His martial interest took him down many paths. Convinced that Kung Fu weapons were too light and flimsy he started reconditioning and re-designing traditional weapons to the point of making an arsenal of superb and highly sought after instruments.

His fidelity to Kung Fu itself, minus politics or gossip, created a safe space in which students could practice and improve.

The pictures, conversations, teaching and inspiration he left behind cannot help but remain for years to come.

Goodbye, Sifu.

Apr
15
2018

Daoism, Sleeping Meditation & Beyond the Battleground

DaoismTom Bisio, Founder of Internal Arts International, offers us two texts dedicated to the study of two extreme opposites, both seen through the eyes of Daoism.

A Daoist Nap:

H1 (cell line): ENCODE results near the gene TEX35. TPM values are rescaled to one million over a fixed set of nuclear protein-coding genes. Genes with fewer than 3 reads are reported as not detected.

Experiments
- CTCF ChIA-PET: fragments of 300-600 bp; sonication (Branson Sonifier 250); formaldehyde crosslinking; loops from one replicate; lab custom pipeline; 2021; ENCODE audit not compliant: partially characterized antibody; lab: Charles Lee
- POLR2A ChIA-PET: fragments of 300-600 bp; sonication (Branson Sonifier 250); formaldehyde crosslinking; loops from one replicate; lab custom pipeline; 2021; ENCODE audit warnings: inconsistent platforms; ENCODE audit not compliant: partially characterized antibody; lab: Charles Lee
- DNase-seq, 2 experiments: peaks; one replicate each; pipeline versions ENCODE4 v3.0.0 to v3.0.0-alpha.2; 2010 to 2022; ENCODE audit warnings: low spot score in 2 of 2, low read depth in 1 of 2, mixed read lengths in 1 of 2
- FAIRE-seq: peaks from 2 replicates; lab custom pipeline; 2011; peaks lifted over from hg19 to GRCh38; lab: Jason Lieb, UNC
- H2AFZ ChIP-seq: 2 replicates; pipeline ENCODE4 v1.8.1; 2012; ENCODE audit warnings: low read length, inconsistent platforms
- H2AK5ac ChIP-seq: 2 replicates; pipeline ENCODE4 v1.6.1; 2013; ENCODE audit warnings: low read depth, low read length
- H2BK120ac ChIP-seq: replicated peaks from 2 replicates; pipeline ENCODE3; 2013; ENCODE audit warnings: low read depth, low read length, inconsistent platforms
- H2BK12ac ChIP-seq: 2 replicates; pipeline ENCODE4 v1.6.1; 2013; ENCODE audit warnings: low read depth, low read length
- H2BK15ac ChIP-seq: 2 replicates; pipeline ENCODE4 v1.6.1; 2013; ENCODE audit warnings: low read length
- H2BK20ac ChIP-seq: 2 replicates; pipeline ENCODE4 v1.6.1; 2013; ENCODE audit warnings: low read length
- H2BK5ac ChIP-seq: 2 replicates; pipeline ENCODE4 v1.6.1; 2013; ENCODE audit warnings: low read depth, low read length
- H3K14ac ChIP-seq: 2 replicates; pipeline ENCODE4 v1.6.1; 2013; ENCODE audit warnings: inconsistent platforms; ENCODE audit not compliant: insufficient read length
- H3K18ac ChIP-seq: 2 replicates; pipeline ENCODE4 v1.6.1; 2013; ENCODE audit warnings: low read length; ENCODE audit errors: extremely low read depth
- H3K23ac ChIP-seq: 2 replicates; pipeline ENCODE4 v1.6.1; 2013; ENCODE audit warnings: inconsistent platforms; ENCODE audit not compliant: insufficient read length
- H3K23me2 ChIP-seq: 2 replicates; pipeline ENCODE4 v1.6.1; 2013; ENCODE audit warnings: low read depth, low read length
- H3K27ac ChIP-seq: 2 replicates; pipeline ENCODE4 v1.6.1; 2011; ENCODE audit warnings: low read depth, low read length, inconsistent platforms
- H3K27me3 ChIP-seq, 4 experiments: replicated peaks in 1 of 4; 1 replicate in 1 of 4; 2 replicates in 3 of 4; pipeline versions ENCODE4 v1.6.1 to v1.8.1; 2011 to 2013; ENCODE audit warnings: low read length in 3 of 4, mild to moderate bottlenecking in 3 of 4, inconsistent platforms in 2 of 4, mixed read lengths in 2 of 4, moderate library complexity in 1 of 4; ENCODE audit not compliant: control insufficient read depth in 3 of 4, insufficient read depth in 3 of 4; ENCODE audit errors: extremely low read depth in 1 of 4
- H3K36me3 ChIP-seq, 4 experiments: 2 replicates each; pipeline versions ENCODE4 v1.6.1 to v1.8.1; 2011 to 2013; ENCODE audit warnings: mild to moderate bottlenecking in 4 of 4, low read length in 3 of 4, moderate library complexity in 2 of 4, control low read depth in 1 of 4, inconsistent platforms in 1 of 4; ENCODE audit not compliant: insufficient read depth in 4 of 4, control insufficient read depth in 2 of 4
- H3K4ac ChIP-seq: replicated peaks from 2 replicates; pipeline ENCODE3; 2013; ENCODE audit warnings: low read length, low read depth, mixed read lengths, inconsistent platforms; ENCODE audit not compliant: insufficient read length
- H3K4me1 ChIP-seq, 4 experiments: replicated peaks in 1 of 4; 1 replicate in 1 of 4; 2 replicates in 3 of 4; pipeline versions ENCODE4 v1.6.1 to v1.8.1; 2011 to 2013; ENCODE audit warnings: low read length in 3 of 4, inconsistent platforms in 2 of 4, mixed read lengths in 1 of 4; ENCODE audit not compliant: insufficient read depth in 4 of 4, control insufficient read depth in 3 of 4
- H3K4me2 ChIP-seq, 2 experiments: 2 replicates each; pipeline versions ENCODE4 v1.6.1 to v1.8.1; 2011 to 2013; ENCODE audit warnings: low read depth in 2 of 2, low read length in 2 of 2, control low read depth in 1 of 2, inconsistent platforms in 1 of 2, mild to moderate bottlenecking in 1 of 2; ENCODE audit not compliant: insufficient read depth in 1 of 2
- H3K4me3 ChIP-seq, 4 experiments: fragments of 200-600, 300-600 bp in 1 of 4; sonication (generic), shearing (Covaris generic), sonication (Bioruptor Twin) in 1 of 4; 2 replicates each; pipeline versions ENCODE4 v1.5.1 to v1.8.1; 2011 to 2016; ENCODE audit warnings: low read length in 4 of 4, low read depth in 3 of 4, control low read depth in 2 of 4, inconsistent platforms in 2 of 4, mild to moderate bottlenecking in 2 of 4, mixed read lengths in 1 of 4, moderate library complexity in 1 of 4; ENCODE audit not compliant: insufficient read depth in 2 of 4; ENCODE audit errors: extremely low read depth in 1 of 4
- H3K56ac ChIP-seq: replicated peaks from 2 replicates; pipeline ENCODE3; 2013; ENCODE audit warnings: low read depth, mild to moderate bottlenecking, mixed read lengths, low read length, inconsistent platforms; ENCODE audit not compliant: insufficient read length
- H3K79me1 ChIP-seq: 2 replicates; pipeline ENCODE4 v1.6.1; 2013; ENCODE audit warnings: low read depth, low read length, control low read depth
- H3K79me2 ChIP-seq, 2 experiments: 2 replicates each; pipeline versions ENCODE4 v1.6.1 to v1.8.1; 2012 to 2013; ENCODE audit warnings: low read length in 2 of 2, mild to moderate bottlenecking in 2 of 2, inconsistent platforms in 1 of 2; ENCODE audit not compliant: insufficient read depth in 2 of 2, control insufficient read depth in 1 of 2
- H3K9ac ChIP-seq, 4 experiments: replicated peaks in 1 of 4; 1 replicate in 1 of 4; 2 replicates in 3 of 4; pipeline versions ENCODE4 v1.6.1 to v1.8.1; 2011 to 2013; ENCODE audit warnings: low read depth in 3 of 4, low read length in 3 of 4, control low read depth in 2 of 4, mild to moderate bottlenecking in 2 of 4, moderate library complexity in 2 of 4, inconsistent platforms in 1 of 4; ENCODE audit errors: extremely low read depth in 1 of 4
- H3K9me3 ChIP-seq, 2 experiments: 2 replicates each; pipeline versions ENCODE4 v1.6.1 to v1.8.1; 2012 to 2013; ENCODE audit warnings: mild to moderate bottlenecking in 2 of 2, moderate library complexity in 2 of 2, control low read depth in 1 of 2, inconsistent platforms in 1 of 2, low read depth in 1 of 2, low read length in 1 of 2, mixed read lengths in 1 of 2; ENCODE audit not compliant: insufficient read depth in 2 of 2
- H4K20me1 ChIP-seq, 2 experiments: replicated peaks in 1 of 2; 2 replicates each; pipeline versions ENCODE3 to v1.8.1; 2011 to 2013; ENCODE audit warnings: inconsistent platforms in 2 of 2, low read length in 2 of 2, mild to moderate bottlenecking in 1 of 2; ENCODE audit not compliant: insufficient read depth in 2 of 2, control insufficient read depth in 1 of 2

The first, Chen Tuan’s Daoist Sleeping Meditation,  is concerned with the relatively unknown practice combining meditation with sleep.

Battleground: The book on principles of warfare, Beyond the Battleground, Classic Strategies from the Yijing and Baguazhang for managing Crisis Situations,  uses both western and Asian sources to try and untie the knot that is war. Click images for fuller descriptions and Plum’s nicely discounted prices.

Friends! We have been posting a little less because we are working on new improvements to the site which—it is our hope—will make browsing, reading and buying just that much faster and more accurate. Just bear with us. 

Apr
5
2018

Four Things Hard to Believe

martial arts principles At the start of your training, if you’d asked: “What do I need to be a good martial artist?” you might have gotten a list which included strength, endurance, patience, humility, Ben-Gay, and a good pair of shoes. What would probably have been missing is the word “faith.” But anyone who’s done any kind of long-term training knows that that pinch of faith can often be all you have to guide you forward. You can’t check out every situation or problem that your chosen endeavor might involve—sometimes you just have to rely on those well-tested “rules of the road.”